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At Metastorm, Plan B is working out just fine Print E-mail
Wednesday, 22 July 2009
By Matthew Quinn
Christopher Desautelle knows a thing or two about improvising. 
Back in November, Desautelle, CFO of business software maker Metastorm, found himself boxed in. Six months earlier—in May 2008— Metastorm's management had filed to take the company public. The filing came after hundreds of hours of hard work and preparation. Little did Metastorm's senior executives know that the IPO market was about to completely shut down.
“It was impeccable timing,” Desautelle told CFOZone.
The Baltimore, Md.-based company, which specializes in business process management (BPM), was aiming to raise between $70 million and $80 million in capital. The cash—along with the stock issued in the IPO—would support Metastorm's M&A strategy. In the BPM market, acquisitions are often crucial to staying competitive with larger players. 
But the downturn in the stock market kept Metastorm from going public. What's more, the IPO filing itself prevented the company from doing deals of any size.  As Desautelle pointed out, a large acquisition would require auditing the target and refiling the S-1 with the SEC. And Metastorm had already spent about $2 million in preparing for the IPO.
Thus, an acquisition would have to be put on the back-burner. That can be a risk strategy in the BPM sector. The largest vendors control around 80% of the market, which is extremely fragmented. Metastorm will do about $90 million in revenue this year and has a 4% market share. That tiny slice is still enough to get the company onto the list of Top 10 BPM vendors. Higher up in the ranks you find heavyweights like Oracle, IBM and SAP.
Because of such dynamics “there is no way any one of the vendors in the BPM space could become one of the Top 3 vendors without having a strategic [acquisition] component to their business plan,” said Desautelle. 
Metastorm had been following its own M&A plan, a growth strategy which was crafted at the end of 2004. The next year, the company bought CommerceQuest the year after. That deal was followed by three acquisitions in 2007, including Proforma, Metastorm's biggest purchase to date.
But as Desautelle discovered, being an acquisitive private company has its shortcomings.
“If you think about trying to do an M&A deal as a private company, you’re trying to convince the target to take some of your stock,” explained Desautelle. “If they want cash and it’s something more than what you have on the balance sheet, you have to raise it. You have multiple activities going on in parallel.”
And so, in February 2008, Metastorm started the IPO process to eliminate some of those activities.
By November, however, Metastorm was still in limbo and its management had two choices. It could keep the filing and hope to get out to market soon. Barring that, the company could pull the IPO and refocus on the acquisition part of its strategy. That route would involve finding capital elsewhere—if needed—and going public as a bigger, stronger company in a couple of years.
The company’s executives opted for the latter, accelerating its M&A strategy. Desautelle said Metastorm is currently in deep discussions with three targets.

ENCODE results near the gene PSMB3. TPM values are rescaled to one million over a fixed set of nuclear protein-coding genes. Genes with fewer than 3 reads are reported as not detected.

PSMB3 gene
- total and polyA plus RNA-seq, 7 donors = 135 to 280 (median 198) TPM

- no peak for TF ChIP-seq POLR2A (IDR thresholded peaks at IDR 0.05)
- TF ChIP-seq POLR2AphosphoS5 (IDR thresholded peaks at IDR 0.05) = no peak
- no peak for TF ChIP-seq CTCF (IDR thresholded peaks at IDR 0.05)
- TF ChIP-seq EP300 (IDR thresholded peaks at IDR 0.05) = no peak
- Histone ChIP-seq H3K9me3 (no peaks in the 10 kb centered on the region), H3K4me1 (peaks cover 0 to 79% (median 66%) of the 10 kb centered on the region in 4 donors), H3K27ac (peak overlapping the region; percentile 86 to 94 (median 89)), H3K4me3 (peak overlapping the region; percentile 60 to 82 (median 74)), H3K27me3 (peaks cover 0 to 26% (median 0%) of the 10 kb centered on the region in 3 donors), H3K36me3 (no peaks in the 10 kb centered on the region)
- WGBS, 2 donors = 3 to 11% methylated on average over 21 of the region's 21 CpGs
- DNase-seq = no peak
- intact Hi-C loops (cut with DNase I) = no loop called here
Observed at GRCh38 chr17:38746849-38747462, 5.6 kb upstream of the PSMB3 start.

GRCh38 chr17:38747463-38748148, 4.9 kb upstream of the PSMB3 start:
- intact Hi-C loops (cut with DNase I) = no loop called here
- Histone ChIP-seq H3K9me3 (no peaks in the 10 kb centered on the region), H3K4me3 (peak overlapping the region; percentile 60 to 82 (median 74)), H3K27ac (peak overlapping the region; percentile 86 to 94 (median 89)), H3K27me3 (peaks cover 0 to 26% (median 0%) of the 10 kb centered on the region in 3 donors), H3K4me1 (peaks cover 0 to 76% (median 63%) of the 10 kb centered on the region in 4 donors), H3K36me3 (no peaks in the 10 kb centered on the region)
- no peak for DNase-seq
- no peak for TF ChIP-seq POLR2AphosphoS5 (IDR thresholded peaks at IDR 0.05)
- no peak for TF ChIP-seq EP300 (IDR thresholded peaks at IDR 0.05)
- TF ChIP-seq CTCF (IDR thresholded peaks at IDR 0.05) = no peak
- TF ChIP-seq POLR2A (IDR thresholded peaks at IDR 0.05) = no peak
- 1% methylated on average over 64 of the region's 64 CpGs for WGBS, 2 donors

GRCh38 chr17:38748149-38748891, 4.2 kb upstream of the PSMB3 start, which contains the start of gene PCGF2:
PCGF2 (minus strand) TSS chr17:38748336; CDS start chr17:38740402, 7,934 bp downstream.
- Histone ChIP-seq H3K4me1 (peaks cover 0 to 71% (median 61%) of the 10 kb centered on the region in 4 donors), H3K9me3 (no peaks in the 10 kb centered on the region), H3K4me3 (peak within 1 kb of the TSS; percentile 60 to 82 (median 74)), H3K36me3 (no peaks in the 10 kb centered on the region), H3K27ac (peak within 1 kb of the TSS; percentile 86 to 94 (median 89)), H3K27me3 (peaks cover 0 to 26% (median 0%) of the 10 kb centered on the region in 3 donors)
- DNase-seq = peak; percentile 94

He noted that he sees the deal landscape changing recently as the economy continues to struggle to bounce back, at least among founder- and venture capitalist-backed companies.
“When we picked up the M&A in earnest back in November, the arbitrage between what the markets said companies were worth and what founders and VCs thought their businesses were worth was huge,” according to Desautelle.
The gap has closed considerably since then. 
Desautelle said there are three buckets of companies in the BPM market outside the biggest players. Those include the founder-backed company. That kind of company faces questions about how it will grow and whether it has the ability to raise capital. 
Then there is the VC-backed company that’s doing fairly well. Typically, investors in those businesses are willing to wait for valuations to rebound before cashing out on their investments.
Finally, there’s the VC-backed business that’s cash-flow break even—or worse. Generally, these companies could use more capital. But in many cases, their investors have has lost their appetite for such risk.
The last group “are without a doubt becoming much more aggressive in coming to us about a combination,” Desautelle said. “In fact, they’re willing to talk about taking some Metastorm private stock.”
Desautelle, whose resume includes stints as CFO (at XDB Systems) and controller (for Passport Corp), as well as research analyst and investment banker, said Metastorm's management is interested a fair number of BPM software sectors. Those include GRC (governance, risk and compliance), business intelligence, data mining, data analysis and business activity monitoring. The company is also looking at vendors with expertise in areas outside of Metastorm's verticals (financial services, pharmaceuticals, health care, government and business services).
With its acquisition strategy, as well as organic growth, Metastorm is targeting 15% to 20% annual growth and revenues of $200 million by 2012. Of course, its sales staff is battling an economy where sales cycles have been extended for existing customers and new ones are reluctant to make new capital investments.
“A lot of investment decisions at big companies are based on capital availability, predominantly debt,” Desautelle said. “Once companies are able to access debt markets again, capital investment should follow.”
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